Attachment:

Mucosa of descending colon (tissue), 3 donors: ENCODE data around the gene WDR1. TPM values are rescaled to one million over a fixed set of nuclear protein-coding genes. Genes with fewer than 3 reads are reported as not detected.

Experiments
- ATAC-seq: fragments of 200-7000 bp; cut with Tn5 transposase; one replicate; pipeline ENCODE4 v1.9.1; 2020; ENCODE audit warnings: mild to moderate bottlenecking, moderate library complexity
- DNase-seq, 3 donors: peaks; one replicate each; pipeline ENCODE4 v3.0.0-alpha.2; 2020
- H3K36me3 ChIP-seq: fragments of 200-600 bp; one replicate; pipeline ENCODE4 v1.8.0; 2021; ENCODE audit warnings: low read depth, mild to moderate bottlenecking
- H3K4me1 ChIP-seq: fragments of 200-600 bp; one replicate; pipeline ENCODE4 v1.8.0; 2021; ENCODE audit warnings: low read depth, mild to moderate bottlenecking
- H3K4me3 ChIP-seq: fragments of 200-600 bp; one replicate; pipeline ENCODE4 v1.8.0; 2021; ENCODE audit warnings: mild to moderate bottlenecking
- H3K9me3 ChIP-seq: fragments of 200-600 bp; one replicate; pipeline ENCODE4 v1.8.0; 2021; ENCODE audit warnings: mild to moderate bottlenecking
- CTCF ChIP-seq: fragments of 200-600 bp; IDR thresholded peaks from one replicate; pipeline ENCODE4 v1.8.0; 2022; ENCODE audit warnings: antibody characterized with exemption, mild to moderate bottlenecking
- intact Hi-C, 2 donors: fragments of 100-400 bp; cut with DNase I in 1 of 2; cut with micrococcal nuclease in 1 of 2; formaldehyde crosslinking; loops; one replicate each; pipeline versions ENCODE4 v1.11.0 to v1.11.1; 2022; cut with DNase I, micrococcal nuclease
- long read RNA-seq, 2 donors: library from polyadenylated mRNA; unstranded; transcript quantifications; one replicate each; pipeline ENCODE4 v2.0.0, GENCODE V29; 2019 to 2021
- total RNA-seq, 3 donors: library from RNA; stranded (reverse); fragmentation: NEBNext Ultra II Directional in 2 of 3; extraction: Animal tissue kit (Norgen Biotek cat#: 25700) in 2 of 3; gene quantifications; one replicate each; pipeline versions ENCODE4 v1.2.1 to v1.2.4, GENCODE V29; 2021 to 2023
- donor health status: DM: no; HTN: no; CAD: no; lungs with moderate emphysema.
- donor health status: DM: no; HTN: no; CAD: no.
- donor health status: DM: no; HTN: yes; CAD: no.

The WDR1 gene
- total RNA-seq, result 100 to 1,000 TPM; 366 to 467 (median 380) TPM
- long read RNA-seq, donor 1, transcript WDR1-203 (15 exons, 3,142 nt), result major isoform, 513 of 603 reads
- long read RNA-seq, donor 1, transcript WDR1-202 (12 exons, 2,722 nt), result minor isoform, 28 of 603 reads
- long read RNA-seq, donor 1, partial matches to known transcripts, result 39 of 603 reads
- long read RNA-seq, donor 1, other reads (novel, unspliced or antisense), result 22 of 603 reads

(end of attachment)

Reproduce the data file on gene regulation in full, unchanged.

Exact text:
Mucosa of descending colon (tissue), 3 donors: ENCODE data around the gene WDR1. TPM values are rescaled to one million over a fixed set of nuclear protein-coding genes. Genes with fewer than 3 reads are reported as not detected.

Experiments
- ATAC-seq: fragments of 200-7000 bp; cut with Tn5 transposase; one replicate; pipeline ENCODE4 v1.9.1; 2020; ENCODE audit warnings: mild to moderate bottlenecking, moderate library complexity
- DNase-seq, 3 donors: peaks; one replicate each; pipeline ENCODE4 v3.0.0-alpha.2; 2020
- H3K36me3 ChIP-seq: fragments of 200-600 bp; one replicate; pipeline ENCODE4 v1.8.0; 2021; ENCODE audit warnings: low read depth, mild to moderate bottlenecking
- H3K4me1 ChIP-seq: fragments of 200-600 bp; one replicate; pipeline ENCODE4 v1.8.0; 2021; ENCODE audit warnings: low read depth, mild to moderate bottlenecking
- H3K4me3 ChIP-seq: fragments of 200-600 bp; one replicate; pipeline ENCODE4 v1.8.0; 2021; ENCODE audit warnings: mild to moderate bottlenecking
- H3K9me3 ChIP-seq: fragments of 200-600 bp; one replicate; pipeline ENCODE4 v1.8.0; 2021; ENCODE audit warnings: mild to moderate bottlenecking
- CTCF ChIP-seq: fragments of 200-600 bp; IDR thresholded peaks from one replicate; pipeline ENCODE4 v1.8.0; 2022; ENCODE audit warnings: antibody characterized with exemption, mild to moderate bottlenecking
- intact Hi-C, 2 donors: fragments of 100-400 bp; cut with DNase I in 1 of 2; cut with micrococcal nuclease in 1 of 2; formaldehyde crosslinking; loops; one replicate each; pipeline versions ENCODE4 v1.11.0 to v1.11.1; 2022; cut with DNase I, micrococcal nuclease
- long read RNA-seq, 2 donors: library from polyadenylated mRNA; unstranded; transcript quantifications; one replicate each; pipeline ENCODE4 v2.0.0, GENCODE V29; 2019 to 2021
- total RNA-seq, 3 donors: library from RNA; stranded (reverse); fragmentation: NEBNext Ultra II Directional in 2 of 3; extraction: Animal tissue kit (Norgen Biotek cat#: 25700) in 2 of 3; gene quantifications; one replicate each; pipeline versions ENCODE4 v1.2.1 to v1.2.4, GENCODE V29; 2021 to 2023
- donor health status: DM: no; HTN: no; CAD: no; lungs with moderate emphysema.
- donor health status: DM: no; HTN: no; CAD: no.
- donor health status: DM: no; HTN: yes; CAD: no.

The WDR1 gene
- total RNA-seq, result 100 to 1,000 TPM; 366 to 467 (median 380) TPM
- long read RNA-seq, donor 1, transcript WDR1-203 (15 exons, 3,142 nt), result major isoform, 513 of 603 reads
- long read RNA-seq, donor 1, transcript WDR1-202 (12 exons, 2,722 nt), result minor isoform, 28 of 603 reads
- long read RNA-seq, donor 1, partial matches to known transcripts, result 39 of 603 reads
- long read RNA-seq, donor 1, other reads (novel, unspliced or antisense), result 22 of 603 reads